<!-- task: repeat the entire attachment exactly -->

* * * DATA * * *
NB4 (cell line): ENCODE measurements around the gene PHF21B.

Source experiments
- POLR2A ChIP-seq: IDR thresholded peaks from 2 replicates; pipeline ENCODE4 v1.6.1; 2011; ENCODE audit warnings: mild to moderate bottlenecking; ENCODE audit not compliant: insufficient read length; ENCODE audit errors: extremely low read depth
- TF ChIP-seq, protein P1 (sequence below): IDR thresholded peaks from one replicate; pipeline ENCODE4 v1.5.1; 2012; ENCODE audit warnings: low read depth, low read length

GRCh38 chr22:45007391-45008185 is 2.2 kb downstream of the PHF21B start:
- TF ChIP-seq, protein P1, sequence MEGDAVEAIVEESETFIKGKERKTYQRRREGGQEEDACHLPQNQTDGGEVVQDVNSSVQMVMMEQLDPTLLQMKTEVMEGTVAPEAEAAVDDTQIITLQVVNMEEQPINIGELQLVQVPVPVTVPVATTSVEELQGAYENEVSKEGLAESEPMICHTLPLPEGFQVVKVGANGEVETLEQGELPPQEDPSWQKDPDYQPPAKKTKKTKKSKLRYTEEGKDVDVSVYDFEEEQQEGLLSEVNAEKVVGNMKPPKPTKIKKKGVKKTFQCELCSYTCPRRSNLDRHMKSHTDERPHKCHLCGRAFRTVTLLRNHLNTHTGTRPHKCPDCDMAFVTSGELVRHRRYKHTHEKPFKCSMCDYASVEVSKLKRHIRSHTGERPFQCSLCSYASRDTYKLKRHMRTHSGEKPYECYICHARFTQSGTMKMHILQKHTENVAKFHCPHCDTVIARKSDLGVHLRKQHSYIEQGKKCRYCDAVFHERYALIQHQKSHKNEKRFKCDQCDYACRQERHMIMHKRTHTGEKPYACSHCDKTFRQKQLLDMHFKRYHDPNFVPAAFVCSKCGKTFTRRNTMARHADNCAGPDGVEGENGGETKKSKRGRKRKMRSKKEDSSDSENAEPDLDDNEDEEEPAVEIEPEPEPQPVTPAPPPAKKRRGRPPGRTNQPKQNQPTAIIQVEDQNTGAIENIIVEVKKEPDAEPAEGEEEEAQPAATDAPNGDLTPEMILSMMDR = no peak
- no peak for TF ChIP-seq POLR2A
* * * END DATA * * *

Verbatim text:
NB4 (cell line): ENCODE measurements around the gene PHF21B.

Source experiments
- POLR2A ChIP-seq: IDR thresholded peaks from 2 replicates; pipeline ENCODE4 v1.6.1; 2011; ENCODE audit warnings: mild to moderate bottlenecking; ENCODE audit not compliant: insufficient read length; ENCODE audit errors: extremely low read depth
- TF ChIP-seq, protein P1 (sequence below): IDR thresholded peaks from one replicate; pipeline ENCODE4 v1.5.1; 2012; ENCODE audit warnings: low read depth, low read length

GRCh38 chr22:45007391-45008185 is 2.2 kb downstream of the PHF21B start:
- TF ChIP-seq, protein P1, sequence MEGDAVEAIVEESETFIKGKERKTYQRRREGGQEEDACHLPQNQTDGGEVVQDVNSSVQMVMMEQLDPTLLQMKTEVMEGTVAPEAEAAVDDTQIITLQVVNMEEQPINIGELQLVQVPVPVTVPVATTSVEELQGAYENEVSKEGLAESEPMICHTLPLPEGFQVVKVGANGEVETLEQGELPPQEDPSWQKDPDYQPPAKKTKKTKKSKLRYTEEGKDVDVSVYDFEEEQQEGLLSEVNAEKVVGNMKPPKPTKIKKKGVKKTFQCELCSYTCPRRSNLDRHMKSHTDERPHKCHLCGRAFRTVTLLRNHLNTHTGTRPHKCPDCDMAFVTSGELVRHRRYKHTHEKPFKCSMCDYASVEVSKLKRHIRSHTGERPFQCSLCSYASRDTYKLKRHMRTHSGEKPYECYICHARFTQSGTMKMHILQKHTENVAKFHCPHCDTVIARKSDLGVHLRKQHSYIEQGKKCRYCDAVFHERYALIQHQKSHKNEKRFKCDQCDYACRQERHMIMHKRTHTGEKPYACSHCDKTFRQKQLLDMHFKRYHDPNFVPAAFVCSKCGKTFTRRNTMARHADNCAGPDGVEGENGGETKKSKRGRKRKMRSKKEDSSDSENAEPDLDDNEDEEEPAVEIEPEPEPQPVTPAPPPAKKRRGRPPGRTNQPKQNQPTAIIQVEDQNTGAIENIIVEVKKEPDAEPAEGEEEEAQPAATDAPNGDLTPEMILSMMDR = no peak
- no peak for TF ChIP-seq POLR2A